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Page:Popular Science Monthly Volume 24.djvu/629

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THE ANCESTRY OF BIRDS.

teeth, the like of which of course exist in no living bird. The skeleton is for the most part reptilian; and, though the legs are bird-like, they are not much more so than those of compsognathus, an unmixed reptile. Even the wings are more like the fore-legs, and could only be used for flight by the aid of a side membrane. Accordingly, we may say that we have lithographed for us in archæopteryx a specimen of the intermediate state, when reptiles were just in the very act of passing into birds. The scales and protuberances on the body had already developed into feathers; the fore-legs had already developed into rude and imperfect wings, and the feet had become decidedly bird-like; but as yet there was only a very small breast-bone, the tail remained in internal structure like that of a lizard, the jaws still contained pointed teeth, and the wing ended in a three-toed hand, while flight was probably as rudimentary as in the flying-lemur and the flying-squirrel. Nowhere in the organic series has geology supplied us with a better missing link than this uncouth and half-formed creature, Nature's first tentative rough draft of the beautiful and exquisitely adapted modern birds.

Such an animal, once introduced, was sure to undergo further modification, to fit it more perfectly for its new sphere of action. In the first place, the tail was sure to grow shorter and shorter, by stress of natural selection, because a more fan-like organ would act better as a rudder to steer the flight than the long lizard-like tail of archæopteryx. In the second place, the general bony structure was sure to grow better adapted for flight, by the development of some such feature as the keeled breast-bone, and the general modification of the other parts (especially the wing) into better correspondence with their new function. At the same time, it must not be supposed that all intermediate birds would lose their reptilian features equally and symmetrically. Some for a time might retain one lizard-like peculiarity, say the teeth, and some might retain another, say sundry anatomical points in the structure of the skeleton. It was long indeed before the whole tribe of birds acquired the entire set of traits which we now regard as characteristic of their class. During the intervening period they kept varying in all directions, tentatively, if one may say so, and thus the early forms of birds differ far more among themselves than do any modern members of the feathered kingdom. In other words, when the full bird type was finally evolved, it proved so much better adapted to its airy mode of life than any other and earlier creature that it lived down not only the rude reptilian pterodactyls but also the simpler primeval forms of birds themselves: exactly as civilized European man is now living down not only the elephants and buffaloes but the red Indian and the Australian black fellow as well.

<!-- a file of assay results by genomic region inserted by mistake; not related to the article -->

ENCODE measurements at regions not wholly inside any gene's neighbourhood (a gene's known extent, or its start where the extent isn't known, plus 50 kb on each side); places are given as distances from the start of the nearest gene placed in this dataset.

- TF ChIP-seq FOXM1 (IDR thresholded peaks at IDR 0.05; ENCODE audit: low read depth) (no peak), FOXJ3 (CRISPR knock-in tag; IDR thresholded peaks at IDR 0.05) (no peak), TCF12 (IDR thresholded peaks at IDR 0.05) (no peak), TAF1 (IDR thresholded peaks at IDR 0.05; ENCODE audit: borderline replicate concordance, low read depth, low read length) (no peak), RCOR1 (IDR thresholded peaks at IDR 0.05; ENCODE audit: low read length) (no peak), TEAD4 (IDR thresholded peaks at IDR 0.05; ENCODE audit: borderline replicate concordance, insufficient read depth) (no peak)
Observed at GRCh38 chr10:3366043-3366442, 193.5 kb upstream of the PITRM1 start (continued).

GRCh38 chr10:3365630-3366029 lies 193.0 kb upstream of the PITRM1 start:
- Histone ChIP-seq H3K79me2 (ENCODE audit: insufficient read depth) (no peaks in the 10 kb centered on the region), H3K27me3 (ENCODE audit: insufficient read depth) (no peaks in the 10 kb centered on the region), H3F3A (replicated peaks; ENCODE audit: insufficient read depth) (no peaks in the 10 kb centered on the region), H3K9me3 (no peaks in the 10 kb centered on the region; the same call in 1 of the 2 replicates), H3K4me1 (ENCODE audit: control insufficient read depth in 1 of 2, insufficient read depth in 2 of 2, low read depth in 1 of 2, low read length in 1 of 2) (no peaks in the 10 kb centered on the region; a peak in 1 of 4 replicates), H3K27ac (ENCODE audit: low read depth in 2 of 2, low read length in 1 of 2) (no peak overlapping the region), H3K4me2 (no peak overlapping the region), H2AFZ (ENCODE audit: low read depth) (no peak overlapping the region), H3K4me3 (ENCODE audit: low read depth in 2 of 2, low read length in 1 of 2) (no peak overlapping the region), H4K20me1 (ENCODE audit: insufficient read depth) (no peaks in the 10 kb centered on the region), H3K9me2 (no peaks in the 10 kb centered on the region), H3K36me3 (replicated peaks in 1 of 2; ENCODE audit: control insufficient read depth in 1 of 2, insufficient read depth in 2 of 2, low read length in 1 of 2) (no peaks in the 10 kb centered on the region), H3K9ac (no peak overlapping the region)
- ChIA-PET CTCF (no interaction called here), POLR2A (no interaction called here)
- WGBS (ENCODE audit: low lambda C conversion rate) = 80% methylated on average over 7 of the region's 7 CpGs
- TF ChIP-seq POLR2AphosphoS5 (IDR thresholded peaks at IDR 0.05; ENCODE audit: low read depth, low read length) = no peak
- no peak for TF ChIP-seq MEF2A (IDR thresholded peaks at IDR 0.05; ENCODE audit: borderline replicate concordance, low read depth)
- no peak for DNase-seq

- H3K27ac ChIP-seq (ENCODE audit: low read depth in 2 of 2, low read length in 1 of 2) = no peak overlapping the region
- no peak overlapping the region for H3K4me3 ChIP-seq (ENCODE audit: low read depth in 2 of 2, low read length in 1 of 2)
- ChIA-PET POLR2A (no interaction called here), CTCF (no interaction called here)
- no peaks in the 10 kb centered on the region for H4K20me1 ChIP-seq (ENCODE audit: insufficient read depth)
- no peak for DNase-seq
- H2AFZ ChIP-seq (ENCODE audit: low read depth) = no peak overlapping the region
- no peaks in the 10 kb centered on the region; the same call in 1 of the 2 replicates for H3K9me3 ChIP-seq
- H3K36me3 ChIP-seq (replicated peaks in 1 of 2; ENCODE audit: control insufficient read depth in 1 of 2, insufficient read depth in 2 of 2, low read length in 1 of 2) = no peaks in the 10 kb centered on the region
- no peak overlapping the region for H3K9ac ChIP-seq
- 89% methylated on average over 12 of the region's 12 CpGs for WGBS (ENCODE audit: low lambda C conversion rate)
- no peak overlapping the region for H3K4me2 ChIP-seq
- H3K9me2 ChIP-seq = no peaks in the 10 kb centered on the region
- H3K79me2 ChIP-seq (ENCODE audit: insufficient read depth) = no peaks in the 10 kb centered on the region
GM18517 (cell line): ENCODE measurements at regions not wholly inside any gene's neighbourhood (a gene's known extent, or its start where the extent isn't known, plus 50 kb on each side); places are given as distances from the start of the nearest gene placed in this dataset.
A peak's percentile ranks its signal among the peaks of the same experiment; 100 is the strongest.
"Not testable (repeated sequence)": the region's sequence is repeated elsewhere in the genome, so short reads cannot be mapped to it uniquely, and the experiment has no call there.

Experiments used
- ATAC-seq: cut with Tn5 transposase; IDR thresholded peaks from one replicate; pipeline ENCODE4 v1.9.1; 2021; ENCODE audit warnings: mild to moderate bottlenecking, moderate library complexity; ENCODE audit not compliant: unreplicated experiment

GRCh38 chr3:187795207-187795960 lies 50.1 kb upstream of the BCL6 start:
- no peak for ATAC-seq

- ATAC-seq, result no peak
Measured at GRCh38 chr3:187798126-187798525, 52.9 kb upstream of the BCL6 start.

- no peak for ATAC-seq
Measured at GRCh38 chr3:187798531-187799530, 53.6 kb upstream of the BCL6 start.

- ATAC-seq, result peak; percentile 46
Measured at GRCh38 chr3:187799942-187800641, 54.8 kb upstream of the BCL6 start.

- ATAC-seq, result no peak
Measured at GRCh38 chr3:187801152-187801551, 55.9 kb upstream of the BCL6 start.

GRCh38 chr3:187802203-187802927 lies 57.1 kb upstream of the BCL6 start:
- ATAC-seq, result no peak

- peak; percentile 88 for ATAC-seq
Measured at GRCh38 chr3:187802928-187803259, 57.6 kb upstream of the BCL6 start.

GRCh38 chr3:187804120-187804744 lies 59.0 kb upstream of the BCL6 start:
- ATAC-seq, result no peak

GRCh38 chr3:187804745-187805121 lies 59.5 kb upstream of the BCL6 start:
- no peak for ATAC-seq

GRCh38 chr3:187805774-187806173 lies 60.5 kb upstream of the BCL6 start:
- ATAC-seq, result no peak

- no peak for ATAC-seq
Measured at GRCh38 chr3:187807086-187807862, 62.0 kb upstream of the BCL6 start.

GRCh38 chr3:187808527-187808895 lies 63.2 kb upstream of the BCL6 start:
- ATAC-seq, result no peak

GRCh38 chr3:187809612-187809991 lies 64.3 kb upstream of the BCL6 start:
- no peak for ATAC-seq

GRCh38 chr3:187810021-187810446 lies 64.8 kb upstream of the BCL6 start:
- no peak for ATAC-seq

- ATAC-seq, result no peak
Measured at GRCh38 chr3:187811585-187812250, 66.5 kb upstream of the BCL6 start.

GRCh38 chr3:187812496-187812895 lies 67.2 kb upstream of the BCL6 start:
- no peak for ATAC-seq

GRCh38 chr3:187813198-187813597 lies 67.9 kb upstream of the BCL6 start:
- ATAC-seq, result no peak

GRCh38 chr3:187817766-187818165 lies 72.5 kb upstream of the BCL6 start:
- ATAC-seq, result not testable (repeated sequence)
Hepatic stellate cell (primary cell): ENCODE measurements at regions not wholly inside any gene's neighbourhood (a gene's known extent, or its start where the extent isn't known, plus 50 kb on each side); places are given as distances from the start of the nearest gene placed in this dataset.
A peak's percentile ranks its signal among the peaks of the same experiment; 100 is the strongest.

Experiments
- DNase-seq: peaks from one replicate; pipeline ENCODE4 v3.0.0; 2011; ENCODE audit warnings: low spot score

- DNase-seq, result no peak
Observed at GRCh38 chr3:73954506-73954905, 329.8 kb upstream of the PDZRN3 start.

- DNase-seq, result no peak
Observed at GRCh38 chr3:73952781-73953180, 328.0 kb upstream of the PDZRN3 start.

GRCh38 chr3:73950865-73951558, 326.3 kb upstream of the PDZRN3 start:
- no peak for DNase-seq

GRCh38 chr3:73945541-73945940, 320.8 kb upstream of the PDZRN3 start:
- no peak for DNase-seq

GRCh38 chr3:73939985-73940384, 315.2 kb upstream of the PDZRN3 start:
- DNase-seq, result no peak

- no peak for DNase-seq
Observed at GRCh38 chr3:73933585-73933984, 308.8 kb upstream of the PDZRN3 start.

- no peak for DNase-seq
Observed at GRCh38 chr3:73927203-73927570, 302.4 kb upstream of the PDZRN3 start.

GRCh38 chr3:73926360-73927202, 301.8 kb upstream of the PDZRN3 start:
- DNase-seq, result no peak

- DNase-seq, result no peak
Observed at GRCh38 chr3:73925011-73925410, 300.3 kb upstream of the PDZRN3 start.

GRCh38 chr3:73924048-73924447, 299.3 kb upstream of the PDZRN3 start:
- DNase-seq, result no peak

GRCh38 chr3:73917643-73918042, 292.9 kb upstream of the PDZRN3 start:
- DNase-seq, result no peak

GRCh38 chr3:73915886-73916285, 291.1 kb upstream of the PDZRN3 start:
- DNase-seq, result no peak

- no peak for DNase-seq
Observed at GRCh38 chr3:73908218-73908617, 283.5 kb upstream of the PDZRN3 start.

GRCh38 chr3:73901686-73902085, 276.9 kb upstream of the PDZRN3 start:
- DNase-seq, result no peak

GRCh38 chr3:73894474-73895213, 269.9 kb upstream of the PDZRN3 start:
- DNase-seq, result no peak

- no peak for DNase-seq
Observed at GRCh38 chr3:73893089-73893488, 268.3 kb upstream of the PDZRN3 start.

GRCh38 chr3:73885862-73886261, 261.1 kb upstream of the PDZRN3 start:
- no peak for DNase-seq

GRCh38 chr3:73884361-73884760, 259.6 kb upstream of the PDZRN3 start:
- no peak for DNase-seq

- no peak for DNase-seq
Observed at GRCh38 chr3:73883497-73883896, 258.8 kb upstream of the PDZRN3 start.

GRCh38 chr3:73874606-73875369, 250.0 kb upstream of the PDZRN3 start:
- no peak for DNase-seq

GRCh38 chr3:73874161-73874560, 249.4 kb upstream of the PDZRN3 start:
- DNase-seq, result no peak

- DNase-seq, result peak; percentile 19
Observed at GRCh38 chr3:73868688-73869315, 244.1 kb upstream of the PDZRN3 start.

Some of the varying primeval forms have been preserved for us as fossils in the chalk deposits of the Western States, which are of course later in date than the oölitic slates of Solenhofen, where we find the